The goal of colorectal cancer screening is to reduce the morbidity and mortality of colon cancer by early detection and resection of adenomas and cancer (Frazier et al. 2000). The screening guidelines from the National Cancer Institute, and adopted by the American Gastroenterological Association, currently call for screening of the average-risk
asymptomatic patient with an annual digital rectal examination, annual fecal occult blood testing, and flexible sigmoidoscopy every 5 years beginning at age 50. In addition, double contrast barium enema is recommended every 5 years or optical colonoscopy every 10 years beginning at age 50 (Anderson et al. 2002; Winawer et al. 1997). Patients classified as high-risk for developing colorectal cancer undergo screening at a much younger age, as specified by their personal risk factors.
Albeit imperfect with a documented adenoma miss rate ranging from 6 to 27% (depending on the size of the lesion), conventional colonoscopy is still the gold standard for colon cancer screening (Rex et al. 1997). Cancers have also been missed by conventional colonoscopy. A study performed in Canada reported a cancer miss rate of 4% in cancers originating in the right colon (Bressler et al. 2004). Several reasons exist why cancers are missed on conventional colonoscopy: poor bowel prep, slippage of the endoscope around flexures, redundant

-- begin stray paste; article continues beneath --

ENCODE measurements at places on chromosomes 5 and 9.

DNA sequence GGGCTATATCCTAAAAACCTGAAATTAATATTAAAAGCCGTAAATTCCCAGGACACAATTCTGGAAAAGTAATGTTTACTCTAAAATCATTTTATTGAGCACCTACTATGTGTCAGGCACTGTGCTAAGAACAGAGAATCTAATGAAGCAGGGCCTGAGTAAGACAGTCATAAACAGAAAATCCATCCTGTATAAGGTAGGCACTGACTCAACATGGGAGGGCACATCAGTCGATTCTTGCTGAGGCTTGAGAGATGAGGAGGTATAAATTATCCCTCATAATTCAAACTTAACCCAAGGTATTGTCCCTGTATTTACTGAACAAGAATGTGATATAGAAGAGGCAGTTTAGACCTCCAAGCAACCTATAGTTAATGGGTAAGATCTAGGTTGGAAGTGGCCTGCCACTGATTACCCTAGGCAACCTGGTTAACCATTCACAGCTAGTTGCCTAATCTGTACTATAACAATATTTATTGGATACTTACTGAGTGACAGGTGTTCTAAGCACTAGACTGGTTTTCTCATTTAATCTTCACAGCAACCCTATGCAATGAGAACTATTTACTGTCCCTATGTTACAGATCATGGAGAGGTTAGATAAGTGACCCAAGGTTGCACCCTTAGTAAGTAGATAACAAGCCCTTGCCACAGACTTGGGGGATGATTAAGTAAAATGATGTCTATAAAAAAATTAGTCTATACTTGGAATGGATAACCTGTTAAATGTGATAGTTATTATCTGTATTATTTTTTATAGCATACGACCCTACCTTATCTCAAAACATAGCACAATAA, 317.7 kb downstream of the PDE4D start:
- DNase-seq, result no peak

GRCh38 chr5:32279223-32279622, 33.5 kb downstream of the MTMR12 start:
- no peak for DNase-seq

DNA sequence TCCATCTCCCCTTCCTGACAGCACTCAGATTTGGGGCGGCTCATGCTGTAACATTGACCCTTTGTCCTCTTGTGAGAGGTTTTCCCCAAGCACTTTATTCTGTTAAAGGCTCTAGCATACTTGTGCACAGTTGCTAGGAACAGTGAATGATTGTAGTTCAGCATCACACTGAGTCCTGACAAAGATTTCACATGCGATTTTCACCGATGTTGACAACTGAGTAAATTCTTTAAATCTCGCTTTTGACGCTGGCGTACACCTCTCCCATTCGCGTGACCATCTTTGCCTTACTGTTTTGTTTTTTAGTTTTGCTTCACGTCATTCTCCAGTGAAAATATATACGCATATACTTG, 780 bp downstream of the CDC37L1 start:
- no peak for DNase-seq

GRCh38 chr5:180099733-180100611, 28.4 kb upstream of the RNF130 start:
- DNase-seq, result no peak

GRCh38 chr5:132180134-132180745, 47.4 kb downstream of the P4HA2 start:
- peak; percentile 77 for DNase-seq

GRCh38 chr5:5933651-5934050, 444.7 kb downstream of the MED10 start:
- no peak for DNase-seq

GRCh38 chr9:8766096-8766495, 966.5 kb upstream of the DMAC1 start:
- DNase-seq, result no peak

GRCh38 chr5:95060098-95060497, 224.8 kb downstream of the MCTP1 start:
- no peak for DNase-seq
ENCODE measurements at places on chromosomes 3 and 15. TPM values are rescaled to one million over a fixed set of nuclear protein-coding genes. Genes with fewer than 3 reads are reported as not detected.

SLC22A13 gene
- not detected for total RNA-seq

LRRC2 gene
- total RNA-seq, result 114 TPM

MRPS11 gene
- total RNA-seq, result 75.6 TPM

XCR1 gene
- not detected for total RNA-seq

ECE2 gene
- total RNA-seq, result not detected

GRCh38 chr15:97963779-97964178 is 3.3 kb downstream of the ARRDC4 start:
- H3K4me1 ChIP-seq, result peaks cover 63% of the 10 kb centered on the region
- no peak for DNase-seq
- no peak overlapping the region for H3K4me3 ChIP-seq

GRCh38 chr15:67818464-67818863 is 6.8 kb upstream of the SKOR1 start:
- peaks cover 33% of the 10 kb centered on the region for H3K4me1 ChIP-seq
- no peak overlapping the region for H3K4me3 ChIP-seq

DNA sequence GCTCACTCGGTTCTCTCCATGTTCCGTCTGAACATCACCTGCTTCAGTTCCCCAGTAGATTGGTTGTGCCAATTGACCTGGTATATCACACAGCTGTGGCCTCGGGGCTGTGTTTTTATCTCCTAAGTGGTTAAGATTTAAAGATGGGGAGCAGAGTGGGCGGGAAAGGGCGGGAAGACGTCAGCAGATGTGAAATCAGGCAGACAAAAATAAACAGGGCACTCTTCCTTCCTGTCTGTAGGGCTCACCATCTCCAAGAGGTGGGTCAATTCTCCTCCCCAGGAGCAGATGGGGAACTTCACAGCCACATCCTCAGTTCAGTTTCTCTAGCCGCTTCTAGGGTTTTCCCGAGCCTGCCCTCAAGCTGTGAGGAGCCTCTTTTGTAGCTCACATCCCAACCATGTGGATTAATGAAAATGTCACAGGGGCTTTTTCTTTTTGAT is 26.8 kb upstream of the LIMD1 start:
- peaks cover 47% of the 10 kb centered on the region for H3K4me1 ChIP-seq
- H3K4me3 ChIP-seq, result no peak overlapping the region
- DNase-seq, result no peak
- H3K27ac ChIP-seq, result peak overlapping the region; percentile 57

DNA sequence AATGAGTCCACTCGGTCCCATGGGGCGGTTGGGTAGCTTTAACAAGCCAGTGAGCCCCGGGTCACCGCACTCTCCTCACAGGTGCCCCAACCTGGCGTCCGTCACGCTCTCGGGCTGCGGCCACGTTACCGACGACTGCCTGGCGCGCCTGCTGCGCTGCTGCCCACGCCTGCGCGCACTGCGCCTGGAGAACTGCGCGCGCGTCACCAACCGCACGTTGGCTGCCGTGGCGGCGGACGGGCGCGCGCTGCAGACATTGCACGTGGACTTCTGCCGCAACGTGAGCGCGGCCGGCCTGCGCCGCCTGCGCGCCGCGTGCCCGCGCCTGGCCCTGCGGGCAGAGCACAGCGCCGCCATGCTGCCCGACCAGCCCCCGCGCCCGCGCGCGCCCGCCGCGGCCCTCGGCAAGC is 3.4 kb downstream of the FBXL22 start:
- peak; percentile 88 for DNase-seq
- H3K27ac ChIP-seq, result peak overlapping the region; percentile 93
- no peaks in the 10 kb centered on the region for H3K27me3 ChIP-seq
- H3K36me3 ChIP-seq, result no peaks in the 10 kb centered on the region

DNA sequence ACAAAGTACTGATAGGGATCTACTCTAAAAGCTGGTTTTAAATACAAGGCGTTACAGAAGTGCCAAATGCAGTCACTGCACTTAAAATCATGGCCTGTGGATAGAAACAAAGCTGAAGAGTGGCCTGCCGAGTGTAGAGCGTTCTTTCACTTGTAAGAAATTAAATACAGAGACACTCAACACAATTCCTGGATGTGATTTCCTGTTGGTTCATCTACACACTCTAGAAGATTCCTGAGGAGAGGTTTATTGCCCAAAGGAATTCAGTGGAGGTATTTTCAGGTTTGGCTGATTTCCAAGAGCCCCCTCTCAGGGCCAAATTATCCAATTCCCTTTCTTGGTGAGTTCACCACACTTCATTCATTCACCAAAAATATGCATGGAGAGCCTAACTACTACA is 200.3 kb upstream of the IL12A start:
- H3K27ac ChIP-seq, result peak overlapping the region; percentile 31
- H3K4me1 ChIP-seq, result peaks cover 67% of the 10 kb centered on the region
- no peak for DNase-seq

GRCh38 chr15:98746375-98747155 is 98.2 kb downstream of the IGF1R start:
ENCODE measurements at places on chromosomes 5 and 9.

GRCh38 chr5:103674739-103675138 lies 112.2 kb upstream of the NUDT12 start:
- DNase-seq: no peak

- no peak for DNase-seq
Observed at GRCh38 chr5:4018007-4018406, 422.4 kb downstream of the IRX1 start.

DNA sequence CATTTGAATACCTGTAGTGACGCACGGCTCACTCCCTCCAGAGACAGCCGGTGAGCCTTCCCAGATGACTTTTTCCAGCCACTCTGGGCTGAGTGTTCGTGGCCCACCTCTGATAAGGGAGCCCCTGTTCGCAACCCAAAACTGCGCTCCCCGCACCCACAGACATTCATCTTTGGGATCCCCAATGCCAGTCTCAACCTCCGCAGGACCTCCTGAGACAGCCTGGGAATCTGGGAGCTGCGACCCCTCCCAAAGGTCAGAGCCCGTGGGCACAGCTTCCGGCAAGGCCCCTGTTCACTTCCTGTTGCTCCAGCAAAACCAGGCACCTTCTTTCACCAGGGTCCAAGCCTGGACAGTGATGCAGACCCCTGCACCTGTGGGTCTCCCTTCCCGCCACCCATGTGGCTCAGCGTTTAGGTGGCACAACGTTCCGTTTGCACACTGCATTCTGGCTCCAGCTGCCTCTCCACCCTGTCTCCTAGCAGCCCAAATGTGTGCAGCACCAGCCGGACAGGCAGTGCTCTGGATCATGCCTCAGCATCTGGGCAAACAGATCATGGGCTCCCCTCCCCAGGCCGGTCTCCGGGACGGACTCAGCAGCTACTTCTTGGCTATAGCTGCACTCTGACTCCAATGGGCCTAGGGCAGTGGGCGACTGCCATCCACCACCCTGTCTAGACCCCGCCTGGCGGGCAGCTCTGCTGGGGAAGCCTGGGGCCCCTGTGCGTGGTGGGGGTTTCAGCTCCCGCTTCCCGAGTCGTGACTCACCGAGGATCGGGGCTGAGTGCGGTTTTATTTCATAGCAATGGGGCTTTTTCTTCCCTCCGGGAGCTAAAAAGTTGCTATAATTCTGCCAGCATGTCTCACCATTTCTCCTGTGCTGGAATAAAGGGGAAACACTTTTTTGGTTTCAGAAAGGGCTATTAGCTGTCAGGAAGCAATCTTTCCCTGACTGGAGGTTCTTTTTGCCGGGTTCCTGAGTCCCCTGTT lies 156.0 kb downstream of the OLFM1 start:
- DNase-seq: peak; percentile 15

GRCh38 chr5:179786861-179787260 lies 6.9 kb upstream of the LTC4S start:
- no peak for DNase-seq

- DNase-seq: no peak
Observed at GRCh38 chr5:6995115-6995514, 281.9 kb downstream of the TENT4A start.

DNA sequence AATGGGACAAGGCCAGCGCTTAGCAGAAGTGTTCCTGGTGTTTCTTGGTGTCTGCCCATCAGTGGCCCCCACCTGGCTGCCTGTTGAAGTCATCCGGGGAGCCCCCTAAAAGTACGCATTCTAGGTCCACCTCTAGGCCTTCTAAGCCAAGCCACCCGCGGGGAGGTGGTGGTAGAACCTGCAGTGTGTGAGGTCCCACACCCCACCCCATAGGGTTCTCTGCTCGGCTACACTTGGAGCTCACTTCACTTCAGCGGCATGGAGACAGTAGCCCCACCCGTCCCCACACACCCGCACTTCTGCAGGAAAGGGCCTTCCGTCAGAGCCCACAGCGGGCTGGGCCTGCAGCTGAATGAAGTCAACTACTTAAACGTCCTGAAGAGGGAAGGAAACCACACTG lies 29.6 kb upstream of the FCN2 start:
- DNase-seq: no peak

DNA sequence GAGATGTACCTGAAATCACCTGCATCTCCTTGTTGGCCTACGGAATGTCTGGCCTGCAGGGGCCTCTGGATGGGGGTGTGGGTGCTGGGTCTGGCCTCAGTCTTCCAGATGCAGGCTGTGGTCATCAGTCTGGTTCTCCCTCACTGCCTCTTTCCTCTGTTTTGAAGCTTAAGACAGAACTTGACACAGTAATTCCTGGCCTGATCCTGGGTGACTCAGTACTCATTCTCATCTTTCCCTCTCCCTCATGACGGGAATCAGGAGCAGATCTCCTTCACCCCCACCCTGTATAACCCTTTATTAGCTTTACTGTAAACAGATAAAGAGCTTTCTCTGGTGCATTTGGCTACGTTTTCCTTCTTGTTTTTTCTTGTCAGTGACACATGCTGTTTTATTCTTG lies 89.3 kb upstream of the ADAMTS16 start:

Fig. 2.1a-c. Colonic adenoma: a axial CT image demonstrates a soft tissue polypoid lesion located off of the anterior aspect of the ascending colon. CT images (lung window settings) show a discrete polypoid lesion in the ascending colon identified on the reformatted coronal and sagittal images; b reformatted coronal image; c reformatted sagittal image colon, misinterpretation of findings and failure to biopsy (Leaper et al. 2004). A false negative conventional colonoscopy may have serious implications, as patients may not have another colon screening test for a decade.
Conventional colonoscopy is also not without risk to the patient and significant morbidity and mortality has been reported (Garbay et al. 1996). The most common adverse outcome associated with conventional colonoscopy includes hemorrhage and perforation. The rate of perforation of the colon ranges from 0.2 to 0.4% after diagnostic colonoscopy, increases with polypectomy, and approximates 5% with hydrostatic balloon dilatation of colonic strictures (Zubarik et al. 1999).